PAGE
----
Well, the simplest tip is to take your shoes off at the door. You can set up a simple shelf where guests and residents can take off their shoes so they won’t create a mess at the front door. Plus, this will minimize transfer of bacteria of dirt into your carpet, and as a bonus, it will make the carpet a lot easier to clean. And you can cover up that stinky, allergen-trapping carpet with area rugs in your most highly trafficked areas. This will allow you to pick up and wash the rug, which you can’t do with carpet. Unless you plan to have it steam cleaned regularly, area rugs are a better alternative.
Ditch the disposables
While renting in a temporary living space, it can be easy to adopt a “temporary” mentality. Even if you’re renting, you can still invest in pieces that will outlive your residence. Start with plates, cups and silverware that are in it for the long haul. Look for tableware made of materials like recycled glass, clay, and ceramic, though you’ll need to be careful of where ceramic dishes were made and what solvents were used to finish them.
It’s also a good idea to invest in cloth napkins and towels rather than paper towels. In fact, you can make some of these on the cheap from worn out t-shirts or button-down shirts. In any case, it’s better for the planet to avoid items that will just be thrown away after one use.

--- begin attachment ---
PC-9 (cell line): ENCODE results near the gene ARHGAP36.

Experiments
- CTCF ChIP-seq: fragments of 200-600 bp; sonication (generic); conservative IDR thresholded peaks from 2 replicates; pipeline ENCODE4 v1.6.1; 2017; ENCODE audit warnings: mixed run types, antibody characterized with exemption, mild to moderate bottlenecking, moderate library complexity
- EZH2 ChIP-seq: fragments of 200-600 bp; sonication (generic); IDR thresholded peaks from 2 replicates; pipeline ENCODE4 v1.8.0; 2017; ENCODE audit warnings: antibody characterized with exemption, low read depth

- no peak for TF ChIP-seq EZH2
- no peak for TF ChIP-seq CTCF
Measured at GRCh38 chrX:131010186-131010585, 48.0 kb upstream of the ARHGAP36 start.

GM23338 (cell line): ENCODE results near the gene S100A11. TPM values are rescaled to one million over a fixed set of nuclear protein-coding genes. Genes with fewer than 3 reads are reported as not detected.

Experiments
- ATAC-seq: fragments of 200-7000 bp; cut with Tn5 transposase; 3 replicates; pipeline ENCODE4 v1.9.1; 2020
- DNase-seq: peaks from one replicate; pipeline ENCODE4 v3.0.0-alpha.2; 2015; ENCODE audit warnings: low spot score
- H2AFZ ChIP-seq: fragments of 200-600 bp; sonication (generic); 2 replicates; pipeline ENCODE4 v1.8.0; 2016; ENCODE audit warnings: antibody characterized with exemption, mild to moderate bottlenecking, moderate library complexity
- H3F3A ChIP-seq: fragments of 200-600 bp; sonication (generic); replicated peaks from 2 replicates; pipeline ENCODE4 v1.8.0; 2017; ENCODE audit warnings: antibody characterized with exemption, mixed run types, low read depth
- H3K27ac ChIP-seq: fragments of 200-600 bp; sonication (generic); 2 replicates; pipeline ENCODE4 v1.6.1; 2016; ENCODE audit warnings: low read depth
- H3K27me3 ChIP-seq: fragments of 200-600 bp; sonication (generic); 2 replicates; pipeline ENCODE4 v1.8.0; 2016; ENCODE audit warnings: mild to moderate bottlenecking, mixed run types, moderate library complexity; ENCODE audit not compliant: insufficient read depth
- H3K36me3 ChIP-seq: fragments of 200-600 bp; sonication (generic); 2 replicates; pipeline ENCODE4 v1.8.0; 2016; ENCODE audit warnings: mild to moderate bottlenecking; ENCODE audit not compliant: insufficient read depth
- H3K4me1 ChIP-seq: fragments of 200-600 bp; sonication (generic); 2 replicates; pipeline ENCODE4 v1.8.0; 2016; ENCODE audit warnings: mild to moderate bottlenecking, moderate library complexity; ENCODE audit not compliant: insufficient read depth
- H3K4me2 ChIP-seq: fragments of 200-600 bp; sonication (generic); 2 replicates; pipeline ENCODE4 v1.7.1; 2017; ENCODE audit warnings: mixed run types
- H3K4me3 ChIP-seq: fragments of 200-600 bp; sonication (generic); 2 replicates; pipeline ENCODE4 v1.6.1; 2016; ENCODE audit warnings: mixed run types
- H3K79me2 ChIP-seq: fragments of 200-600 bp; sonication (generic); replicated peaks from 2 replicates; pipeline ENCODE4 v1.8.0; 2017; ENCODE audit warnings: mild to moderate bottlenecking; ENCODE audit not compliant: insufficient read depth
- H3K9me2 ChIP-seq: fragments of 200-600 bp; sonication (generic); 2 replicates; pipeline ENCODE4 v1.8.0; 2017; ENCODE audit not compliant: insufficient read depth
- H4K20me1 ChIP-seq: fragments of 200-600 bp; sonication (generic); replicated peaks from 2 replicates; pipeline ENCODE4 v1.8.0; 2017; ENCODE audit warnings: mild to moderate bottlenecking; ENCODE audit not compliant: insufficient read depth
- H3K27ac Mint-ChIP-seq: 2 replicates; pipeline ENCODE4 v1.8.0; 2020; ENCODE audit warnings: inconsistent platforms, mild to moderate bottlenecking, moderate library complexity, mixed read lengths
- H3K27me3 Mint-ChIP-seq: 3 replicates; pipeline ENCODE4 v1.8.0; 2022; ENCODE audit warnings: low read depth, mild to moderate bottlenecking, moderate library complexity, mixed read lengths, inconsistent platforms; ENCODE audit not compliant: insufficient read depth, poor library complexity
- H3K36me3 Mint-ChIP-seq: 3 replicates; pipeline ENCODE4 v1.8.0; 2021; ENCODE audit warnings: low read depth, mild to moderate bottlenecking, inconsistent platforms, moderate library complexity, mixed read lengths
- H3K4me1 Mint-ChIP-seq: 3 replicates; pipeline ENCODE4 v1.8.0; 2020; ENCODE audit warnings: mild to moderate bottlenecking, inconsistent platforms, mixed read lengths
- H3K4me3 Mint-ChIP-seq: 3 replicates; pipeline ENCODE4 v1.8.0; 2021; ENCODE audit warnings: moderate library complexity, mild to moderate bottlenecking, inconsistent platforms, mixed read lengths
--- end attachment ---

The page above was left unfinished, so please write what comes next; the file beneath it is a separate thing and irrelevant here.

Get Your Recycle On
Unless you’re renting a house, chances are you don’t have access to curbside recycling. The recycling program where we live is actually pretty robust, but as apartment dwellers, there’s no curb on which to leave our paper and plastic. But that doesn’t mean we’ve given up on recycling. It just means we have to be a little creative. Many communities have recycling centers or public access bins where you can drop off common recyclables like paper, #1 and #2 plastics, glass and metal. Visit websites like Earth911 to find out about recycling in your area, then do it.
Even in a space-challenged rental, it’s not difficult to find room for a recycling bin or two. We use two collapsible recycling bags (also made of recycled materials) for our paper, as well as an old unused plastic bin. They’re tucked away in a corner behind the dining table where they’re easy to access, but not in the way. It’s also pretty convenient that we can’t see them from anywhere else in the apartment. It’s not the ideal solution, but it works, and we’re not throwing away perfectly good recyclable materials.
Set Up a Compost System
Composting isn’t out of the question just because you rent. It may be impossible to set up an outdoor compost pile, but lots of companies these days are making bins that allow odor-free indoor composting, with or without the use of worms. And if you have a deck or other outdoor space, you still can get a small outdoor bin. Either way, you’ll be putting your food scraps to good use and turning them back into fertile soil that you can use to keep your potted herbs or houseplants happy and healthy.
Those are just some of my favorite ideas. There are many, many ways to make your space as green as can be. Renters, what tips do you have for making your space more environmentally friendly? Please, share your tips in the comments below. Our collective wisdom will change the world!
This post is sponsored by Carlsbad Apartments.